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How Cocaine could have helped me

by Ballard Quass, the Drug War Philosopher

August 16, 2020

ver since I was young, I have not understood the Drug War mentality. Why, for instance, could I not use cocaine in my late teens and early 20s when the symptoms that it produced were exactly what I was looking for at the time: namely, a release from morbid self-consciousness, thanks to which I could have capitalized on my innate talents for DJing - instead of self-destructing vocally before the microphone through self-doubt. Freud himself praised cocaine to the skies, claiming that it relieved his depression without depriving him of energy needed for work. Indeed, he expected cocaine to "win its place in therapeutics side by side morphine and superior to it." Nor did the drug hopelessly addict him. To the contrary, he used cocaine while it was useful to his work and quit it without fanfare (or the release of a self-pitying autobiography) when the drug no longer served his purposes in life.

Yet whenever I talked like this to psychiatrists, I was met with blank stares, and eventually warned that I sounded like an "addictive personality." An "addictive personality"! How ironic, considering that these same psychiatrists then went on to addict me for an entire lifetime to Big Pharma pills, which I must take every day of my life, to this very day, and which I couldn't quit if I wanted to, not because I lack willpower but because my own shrink has told me not to bother, since the Effexor I'm on has a recidivism rate equal to that of heroin.

An "addictive personality," indeed. Well, if you're just going to addict me anyway, why can't I be addicted to my poison of choice? Why can't I use cocaine instead of SSRIs and SNRIs?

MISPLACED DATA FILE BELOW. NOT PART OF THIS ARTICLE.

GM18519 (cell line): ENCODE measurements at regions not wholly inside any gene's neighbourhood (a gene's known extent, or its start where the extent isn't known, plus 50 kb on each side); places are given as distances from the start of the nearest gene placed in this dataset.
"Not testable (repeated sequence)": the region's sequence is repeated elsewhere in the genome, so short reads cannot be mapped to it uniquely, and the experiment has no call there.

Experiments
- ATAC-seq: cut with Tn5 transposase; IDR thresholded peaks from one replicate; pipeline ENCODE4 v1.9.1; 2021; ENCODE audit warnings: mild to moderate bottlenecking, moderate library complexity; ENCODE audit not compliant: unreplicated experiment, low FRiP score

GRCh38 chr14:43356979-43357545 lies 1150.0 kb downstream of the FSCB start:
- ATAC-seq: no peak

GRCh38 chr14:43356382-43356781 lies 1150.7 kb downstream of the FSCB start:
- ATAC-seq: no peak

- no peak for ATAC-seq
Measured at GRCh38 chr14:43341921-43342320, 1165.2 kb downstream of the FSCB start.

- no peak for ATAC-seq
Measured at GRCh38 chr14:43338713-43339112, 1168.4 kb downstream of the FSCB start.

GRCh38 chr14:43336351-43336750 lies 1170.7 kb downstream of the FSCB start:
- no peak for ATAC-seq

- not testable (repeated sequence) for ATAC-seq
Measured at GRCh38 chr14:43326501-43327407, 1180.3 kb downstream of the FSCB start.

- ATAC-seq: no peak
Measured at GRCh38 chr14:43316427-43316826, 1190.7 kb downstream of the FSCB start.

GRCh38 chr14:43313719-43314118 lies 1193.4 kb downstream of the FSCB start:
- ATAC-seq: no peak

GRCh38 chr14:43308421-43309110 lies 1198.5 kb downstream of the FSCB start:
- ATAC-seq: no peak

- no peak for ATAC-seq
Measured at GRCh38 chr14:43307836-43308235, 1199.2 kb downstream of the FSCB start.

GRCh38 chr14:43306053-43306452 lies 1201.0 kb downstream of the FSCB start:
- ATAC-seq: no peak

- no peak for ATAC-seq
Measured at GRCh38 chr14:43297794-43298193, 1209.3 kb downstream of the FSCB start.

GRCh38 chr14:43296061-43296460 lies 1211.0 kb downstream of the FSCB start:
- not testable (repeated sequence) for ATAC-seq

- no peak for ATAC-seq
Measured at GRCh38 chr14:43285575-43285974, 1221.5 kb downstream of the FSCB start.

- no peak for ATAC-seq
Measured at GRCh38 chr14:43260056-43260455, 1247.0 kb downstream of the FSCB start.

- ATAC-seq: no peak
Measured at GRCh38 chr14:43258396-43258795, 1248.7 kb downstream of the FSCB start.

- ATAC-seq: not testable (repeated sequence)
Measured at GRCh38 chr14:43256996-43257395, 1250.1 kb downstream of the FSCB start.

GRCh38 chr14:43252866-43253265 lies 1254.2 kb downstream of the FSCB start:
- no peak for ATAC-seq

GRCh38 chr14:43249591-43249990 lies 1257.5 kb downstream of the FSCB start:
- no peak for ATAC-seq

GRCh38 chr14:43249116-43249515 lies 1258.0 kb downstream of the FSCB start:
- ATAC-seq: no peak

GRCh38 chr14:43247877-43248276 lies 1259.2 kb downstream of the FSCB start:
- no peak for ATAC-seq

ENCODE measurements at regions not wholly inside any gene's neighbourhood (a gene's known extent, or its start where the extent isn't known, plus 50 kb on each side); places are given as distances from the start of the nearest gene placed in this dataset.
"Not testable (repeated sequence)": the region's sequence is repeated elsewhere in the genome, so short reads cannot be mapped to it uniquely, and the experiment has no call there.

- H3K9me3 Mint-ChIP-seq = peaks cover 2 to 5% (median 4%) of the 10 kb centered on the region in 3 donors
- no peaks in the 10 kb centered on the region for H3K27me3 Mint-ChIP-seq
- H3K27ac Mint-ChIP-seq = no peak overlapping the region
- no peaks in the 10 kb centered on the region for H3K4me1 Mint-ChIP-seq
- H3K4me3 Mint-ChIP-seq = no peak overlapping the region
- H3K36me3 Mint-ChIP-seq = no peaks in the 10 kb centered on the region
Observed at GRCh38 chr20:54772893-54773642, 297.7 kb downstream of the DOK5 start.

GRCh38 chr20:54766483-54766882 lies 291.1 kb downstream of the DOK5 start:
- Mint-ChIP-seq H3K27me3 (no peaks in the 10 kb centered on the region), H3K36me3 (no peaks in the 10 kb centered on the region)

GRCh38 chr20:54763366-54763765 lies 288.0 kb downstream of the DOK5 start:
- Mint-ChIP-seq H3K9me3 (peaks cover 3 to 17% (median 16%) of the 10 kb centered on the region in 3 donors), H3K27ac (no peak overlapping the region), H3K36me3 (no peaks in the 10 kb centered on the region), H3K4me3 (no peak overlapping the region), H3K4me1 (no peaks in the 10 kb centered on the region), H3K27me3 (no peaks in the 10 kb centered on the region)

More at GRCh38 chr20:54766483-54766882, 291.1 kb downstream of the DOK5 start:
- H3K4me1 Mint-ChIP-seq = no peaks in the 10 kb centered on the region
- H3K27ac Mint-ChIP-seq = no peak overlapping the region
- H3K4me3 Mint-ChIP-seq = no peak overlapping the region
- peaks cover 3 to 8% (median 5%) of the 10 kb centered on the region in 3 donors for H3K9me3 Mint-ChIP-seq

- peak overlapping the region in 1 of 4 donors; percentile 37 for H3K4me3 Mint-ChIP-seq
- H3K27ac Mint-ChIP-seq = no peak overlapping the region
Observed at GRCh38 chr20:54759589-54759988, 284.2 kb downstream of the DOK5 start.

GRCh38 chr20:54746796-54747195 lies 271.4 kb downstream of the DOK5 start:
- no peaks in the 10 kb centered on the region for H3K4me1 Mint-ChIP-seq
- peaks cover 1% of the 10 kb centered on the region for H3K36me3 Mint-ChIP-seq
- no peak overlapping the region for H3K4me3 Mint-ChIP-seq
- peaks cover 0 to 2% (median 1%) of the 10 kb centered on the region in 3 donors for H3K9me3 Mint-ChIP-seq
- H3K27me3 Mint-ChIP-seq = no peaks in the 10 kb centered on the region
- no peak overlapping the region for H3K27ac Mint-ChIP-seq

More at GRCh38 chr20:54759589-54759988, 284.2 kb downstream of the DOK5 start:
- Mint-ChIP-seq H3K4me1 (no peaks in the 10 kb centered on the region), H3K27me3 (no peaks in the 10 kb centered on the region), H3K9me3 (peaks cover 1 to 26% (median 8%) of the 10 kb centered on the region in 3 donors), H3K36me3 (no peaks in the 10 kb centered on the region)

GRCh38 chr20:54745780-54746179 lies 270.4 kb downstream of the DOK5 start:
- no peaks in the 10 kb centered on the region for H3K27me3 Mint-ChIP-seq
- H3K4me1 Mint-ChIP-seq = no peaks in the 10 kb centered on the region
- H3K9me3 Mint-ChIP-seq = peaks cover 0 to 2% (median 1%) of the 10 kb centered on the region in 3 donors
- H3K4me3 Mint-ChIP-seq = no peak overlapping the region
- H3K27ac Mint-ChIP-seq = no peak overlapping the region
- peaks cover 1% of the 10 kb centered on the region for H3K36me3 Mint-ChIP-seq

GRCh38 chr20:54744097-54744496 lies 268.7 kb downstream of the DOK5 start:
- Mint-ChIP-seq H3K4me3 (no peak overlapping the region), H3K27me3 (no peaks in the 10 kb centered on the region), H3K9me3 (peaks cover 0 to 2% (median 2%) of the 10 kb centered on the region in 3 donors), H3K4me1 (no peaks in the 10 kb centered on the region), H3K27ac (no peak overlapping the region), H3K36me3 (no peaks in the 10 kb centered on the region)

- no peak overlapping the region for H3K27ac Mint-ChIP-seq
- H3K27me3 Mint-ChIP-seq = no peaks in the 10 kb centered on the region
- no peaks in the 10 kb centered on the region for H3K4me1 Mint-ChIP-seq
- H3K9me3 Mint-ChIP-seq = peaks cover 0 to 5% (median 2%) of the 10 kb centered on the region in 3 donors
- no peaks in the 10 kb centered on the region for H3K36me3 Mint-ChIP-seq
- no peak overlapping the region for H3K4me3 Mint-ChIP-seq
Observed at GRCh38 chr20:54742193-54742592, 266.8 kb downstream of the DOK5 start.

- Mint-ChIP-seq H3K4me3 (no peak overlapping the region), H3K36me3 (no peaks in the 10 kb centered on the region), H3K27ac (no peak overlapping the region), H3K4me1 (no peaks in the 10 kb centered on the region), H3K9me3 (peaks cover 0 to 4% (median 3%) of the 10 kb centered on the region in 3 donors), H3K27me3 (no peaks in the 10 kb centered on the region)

The psychiatrist's absurd answer to that question illustrates all that is wrong with psychiatry today.

The psychiatrist will claim that cocaine "only targets the symptoms," you see, while Big Pharma has created pills that go right to the chemical imbalances that create depression in the first place.

This is wrong on a number of levels.

Notice that if the drug-warrior psychiatrist had had his or her way, Freud would never have been allowed to succeed in life. Cocaine, after all, would have been a big no-no. Instead, like myself, Freud would have been scheduled for weekly sessions where talk therapy would try to get "to the bottom" of his depression, the supposed "real" psychological cause - or where drugs would have been prescribed that would have supposedly targeted the "real" chemical cause. Result: we would have never heard of Freud today, but you can be sure that he would have been dutifully "taking his meds" until the last day of his life.

In fact, if the drug-warrior psychiatrist had gotten ahold of Robin Williams in time, the same thing would have happened to him: the world would have missed out on a comic legend, because Williams' coke use would have been considered a disease that needed to be cured so that Robin's "real" problems could be addressed, by talk and/or Big Pharma chemicals.

Unfortunately, the drug-warrior psychiatrists did get ahold of me, however. That's why you've never heard of me as a DJ. The psychiatrists gave my self-doubt and depression free rein. My life was put on hold as I was told to wait for the "real" cures to "kick in."

Well, it's been over four decades now, and I'm still waiting.